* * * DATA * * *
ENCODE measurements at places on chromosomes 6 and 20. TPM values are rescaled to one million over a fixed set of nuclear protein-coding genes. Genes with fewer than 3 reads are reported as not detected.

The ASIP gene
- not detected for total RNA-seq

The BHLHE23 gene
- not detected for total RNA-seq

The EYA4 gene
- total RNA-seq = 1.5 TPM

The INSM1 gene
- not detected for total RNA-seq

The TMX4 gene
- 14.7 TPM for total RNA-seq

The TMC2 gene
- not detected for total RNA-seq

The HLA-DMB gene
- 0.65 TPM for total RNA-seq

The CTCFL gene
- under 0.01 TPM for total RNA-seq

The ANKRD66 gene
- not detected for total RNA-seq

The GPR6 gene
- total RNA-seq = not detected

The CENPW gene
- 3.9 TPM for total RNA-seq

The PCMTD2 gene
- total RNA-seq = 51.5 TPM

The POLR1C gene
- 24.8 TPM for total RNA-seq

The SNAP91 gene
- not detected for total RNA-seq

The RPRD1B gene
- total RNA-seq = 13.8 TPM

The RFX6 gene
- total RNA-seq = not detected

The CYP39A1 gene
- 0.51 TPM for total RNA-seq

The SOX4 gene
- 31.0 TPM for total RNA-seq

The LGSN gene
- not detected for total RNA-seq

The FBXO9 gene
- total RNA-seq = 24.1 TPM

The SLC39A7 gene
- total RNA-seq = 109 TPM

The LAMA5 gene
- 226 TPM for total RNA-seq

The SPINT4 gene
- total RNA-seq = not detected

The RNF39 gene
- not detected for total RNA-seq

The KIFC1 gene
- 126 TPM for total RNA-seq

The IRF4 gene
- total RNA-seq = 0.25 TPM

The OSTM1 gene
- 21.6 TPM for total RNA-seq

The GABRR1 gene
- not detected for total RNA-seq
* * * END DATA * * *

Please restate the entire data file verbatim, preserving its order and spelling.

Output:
ENCODE measurements at places on chromosomes 6 and 20. TPM values are rescaled to one million over a fixed set of nuclear protein-coding genes. Genes with fewer than 3 reads are reported as not detected.

The ASIP gene
- not detected for total RNA-seq

The BHLHE23 gene
- not detected for total RNA-seq

The EYA4 gene
- total RNA-seq = 1.5 TPM

The INSM1 gene
- not detected for total RNA-seq

The TMX4 gene
- 14.7 TPM for total RNA-seq

The TMC2 gene
- not detected for total RNA-seq

The HLA-DMB gene
- 0.65 TPM for total RNA-seq

The CTCFL gene
- under 0.01 TPM for total RNA-seq

The ANKRD66 gene
- not detected for total RNA-seq

The GPR6 gene
- total RNA-seq = not detected

The CENPW gene
- 3.9 TPM for total RNA-seq

The PCMTD2 gene
- total RNA-seq = 51.5 TPM

The POLR1C gene
- 24.8 TPM for total RNA-seq

The SNAP91 gene
- not detected for total RNA-seq

The RPRD1B gene
- total RNA-seq = 13.8 TPM

The RFX6 gene
- total RNA-seq = not detected

The CYP39A1 gene
- 0.51 TPM for total RNA-seq

The SOX4 gene
- 31.0 TPM for total RNA-seq

The LGSN gene
- not detected for total RNA-seq

The FBXO9 gene
- total RNA-seq = 24.1 TPM

The SLC39A7 gene
- total RNA-seq = 109 TPM

The LAMA5 gene
- 226 TPM for total RNA-seq

The SPINT4 gene
- total RNA-seq = not detected

The RNF39 gene
- not detected for total RNA-seq

The KIFC1 gene
- 126 TPM for total RNA-seq

The IRF4 gene
- total RNA-seq = 0.25 TPM

The OSTM1 gene
- 21.6 TPM for total RNA-seq

The GABRR1 gene
- not detected for total RNA-seq